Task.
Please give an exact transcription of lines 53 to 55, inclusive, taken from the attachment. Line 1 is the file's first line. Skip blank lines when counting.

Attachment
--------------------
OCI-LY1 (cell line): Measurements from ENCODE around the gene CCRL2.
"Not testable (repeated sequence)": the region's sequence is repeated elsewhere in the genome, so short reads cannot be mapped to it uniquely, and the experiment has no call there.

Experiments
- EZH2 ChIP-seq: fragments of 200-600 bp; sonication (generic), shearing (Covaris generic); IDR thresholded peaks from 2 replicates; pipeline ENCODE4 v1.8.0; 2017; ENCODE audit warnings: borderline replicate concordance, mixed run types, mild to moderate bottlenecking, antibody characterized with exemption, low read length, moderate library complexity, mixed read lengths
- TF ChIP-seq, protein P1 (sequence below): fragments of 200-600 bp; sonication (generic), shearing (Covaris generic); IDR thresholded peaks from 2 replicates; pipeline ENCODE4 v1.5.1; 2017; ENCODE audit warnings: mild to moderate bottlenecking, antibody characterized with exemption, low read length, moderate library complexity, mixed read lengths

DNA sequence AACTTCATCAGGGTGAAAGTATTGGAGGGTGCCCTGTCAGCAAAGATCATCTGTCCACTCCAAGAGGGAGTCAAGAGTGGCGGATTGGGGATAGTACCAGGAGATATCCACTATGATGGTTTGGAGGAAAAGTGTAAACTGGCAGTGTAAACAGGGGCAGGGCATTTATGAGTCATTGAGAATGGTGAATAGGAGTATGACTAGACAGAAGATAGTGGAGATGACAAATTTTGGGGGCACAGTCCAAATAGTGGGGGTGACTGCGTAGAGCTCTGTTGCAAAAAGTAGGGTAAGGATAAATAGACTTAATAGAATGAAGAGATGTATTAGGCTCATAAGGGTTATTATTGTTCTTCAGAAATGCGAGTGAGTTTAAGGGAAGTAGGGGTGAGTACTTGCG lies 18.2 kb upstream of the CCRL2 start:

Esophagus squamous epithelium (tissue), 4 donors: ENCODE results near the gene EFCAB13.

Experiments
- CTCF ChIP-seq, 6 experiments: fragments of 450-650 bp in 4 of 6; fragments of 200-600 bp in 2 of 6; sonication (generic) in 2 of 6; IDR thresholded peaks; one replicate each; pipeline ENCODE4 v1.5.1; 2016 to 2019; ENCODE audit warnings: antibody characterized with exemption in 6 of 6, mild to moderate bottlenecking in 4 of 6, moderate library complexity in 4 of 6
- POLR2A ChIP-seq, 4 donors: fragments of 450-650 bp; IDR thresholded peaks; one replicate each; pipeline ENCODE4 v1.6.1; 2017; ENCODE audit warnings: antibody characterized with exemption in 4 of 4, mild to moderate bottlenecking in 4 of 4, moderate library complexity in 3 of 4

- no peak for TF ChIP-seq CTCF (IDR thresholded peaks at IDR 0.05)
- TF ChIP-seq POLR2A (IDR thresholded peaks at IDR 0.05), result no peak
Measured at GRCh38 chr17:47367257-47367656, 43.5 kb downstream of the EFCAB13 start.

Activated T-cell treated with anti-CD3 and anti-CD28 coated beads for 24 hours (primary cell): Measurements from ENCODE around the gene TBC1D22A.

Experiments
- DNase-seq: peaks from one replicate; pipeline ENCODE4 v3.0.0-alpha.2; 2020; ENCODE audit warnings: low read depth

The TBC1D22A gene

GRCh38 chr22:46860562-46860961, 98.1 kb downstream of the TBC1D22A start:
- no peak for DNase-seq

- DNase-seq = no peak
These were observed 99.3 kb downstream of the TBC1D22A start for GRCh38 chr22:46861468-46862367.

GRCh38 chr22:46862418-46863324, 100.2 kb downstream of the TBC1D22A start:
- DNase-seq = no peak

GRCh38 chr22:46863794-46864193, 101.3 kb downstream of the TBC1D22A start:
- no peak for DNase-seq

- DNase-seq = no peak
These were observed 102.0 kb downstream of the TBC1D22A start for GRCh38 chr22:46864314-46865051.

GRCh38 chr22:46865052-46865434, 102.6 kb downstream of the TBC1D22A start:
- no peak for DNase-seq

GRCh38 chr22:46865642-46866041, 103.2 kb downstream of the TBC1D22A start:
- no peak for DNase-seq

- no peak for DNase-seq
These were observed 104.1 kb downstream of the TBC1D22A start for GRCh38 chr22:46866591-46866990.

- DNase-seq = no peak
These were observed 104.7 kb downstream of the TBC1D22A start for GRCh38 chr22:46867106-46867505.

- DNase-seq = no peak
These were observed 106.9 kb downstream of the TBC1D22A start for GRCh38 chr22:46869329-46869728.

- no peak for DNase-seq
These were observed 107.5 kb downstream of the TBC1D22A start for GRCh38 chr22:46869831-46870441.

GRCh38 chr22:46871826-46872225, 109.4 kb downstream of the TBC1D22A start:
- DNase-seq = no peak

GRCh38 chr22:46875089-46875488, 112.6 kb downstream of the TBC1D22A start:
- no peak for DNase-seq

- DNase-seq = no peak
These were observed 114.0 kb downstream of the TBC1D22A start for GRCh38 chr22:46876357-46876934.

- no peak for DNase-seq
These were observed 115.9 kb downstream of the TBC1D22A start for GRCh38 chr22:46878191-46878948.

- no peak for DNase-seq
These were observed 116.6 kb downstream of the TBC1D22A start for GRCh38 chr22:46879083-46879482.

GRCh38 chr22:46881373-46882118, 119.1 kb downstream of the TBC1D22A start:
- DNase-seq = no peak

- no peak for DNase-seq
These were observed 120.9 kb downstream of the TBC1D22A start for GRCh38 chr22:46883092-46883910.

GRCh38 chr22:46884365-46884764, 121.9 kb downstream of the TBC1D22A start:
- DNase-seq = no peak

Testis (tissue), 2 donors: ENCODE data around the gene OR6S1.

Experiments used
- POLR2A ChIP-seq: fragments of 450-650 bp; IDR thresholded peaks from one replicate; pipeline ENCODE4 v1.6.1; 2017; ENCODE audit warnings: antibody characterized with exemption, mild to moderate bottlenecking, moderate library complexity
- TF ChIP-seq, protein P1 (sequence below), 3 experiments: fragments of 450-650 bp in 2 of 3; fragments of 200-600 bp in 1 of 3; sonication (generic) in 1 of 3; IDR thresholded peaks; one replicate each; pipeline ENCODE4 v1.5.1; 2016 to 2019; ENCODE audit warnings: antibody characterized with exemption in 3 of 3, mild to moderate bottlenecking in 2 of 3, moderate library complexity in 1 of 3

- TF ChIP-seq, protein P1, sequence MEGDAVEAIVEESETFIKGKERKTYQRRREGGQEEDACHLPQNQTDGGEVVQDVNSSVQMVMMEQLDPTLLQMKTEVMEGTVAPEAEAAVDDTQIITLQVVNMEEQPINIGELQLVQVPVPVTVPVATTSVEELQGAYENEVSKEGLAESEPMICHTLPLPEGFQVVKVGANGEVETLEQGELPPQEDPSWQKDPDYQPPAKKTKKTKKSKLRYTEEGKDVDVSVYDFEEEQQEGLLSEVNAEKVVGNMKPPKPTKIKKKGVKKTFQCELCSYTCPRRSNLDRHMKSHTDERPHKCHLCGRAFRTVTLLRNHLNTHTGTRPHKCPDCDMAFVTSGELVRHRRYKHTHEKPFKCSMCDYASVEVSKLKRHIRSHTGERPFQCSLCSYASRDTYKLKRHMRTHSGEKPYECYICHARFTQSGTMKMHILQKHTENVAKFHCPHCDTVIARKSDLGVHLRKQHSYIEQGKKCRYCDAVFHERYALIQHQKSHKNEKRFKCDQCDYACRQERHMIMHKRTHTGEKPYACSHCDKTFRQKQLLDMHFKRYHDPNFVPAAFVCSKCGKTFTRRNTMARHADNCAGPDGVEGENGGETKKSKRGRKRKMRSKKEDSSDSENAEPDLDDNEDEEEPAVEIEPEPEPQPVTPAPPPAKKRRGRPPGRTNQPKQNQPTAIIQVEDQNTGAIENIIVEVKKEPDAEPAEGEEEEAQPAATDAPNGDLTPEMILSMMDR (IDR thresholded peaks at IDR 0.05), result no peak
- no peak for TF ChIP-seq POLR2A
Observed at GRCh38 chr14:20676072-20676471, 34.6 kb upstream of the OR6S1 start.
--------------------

These were observed 120.9 kb downstream of the TBC1D22A start for GRCh38 chr22:46883092-46883910.

GRCh38 chr22:46884365-46884764, 121.9 kb downstream of the TBC1D22A start:
- DNase-seq = no peak